State Representative Ian Mackey (D-St. Louis) is no fan of Missouri's new book-banning law. But he's also not a fan of school superintendents now taking books out of schools in response to it. He says they're being too "risk averse" and "need a little bit more backbone."
The new law, which went into effect Sunday, makes it a misdemeanor to provide "explicit sexual material to a student" if the person providing the material "is affiliated with a public or private elementary or secondary school in an official capacity."
In response, several Missouri school districts have removed a variety of books and graphic novels from their libraries.
According to the Post-Dispatch, Mehlville and Parkway schools have also removed books from their libraries' shelves.
Mackey, who holds a J.D. and also used to teach preschool, says that school districts are being "overly defensive" and "caving in a way they absolutely don't need to cave."
Mackey acknowledges that "loud parents who always wanted these books gone" are being more aggressive with their interpretation of the new law. However, he says, "School administrators, superintendents and apparently some lawyers in these districts are being hyper-defensive, unnecessarily defensive about this. They're taking the most absolute risk-averse approach."
Mackey specifically points to an exception in the new law holding that any book that "when taken as a whole [has] serious artistic significance" does not meet the definition of "explicit sexual material."
The Missouri Library Association issued a statement earlier this month advising schools to not ban any books, saying that the exception "accounts for the entirety of library collections."
"The problem is the political crisis we're in," Mackey says. "The problem is folks are reacting to that political crisis, rather than reacting to the actual language in the law."
To the association and Mackey's point, the exception should seem to easily put in the clear a book like the graphic novel version of Albert Camus' The Stranger, which Rockwood has removed from its library. The original novella, released in 1942, was not censored even in Nazi-occupied France and is now regularly listed as one of the most important books of the 20th century.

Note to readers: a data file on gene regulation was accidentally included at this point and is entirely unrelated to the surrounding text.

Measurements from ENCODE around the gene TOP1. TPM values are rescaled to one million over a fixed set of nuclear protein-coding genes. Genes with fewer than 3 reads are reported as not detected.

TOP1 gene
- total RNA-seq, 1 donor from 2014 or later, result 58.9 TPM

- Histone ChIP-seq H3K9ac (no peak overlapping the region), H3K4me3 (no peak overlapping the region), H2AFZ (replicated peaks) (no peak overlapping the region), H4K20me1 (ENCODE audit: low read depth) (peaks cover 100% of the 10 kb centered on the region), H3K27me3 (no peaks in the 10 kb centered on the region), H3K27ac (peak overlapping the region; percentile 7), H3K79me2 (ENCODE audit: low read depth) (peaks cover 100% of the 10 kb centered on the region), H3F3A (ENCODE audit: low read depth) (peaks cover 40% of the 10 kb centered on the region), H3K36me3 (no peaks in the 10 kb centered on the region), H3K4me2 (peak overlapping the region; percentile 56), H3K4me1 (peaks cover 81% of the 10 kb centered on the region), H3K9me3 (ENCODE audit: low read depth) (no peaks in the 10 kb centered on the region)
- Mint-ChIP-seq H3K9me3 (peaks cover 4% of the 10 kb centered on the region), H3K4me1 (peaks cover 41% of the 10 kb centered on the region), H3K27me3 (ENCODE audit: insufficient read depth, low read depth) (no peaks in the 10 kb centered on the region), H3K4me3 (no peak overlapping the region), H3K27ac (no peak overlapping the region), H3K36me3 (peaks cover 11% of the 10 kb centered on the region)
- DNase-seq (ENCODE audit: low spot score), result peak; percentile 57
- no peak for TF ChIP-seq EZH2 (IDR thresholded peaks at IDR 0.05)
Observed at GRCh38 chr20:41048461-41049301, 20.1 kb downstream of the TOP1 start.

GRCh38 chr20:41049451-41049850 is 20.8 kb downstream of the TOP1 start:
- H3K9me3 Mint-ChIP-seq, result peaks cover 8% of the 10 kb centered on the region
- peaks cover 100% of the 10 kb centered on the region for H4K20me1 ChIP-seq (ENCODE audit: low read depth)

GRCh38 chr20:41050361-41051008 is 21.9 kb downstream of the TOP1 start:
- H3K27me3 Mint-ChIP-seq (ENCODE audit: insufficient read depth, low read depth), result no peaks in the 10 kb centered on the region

St. Louis-area law enforcement have signaled they will not enforce book-banning laws. A spokesperson for Wesley Bell's office told the Post-Dispatch there are "more pressing concerns than library books." Police in St. Charles County say they will refer any complaints back to the school district.
That’s another reason Mackey wants local school administrators to take a harder line.
"This is why communities of color and LGBT folks identify as marginalized because when you're on the margins, you are the first ones pushed off in a moment like this to save somebody's job or to save somebody from getting raked over the coals at a school board meeting," says Mackey.
Already, a group of conservative St. Charles County parents issued a statement in response to the new law, saying that it is too subjective and too many offensive books are slipping through the cracks.
"Administrators are making these decisions to appease people who can't be appeased," Mackey says. "If you take 20 books off the shelf, they'll ask for 40. If you take 40, they'll ask for 60."
He adds, "There's a book on this subject called If You Give a Mouse a Cookie. It's that exact same logic."
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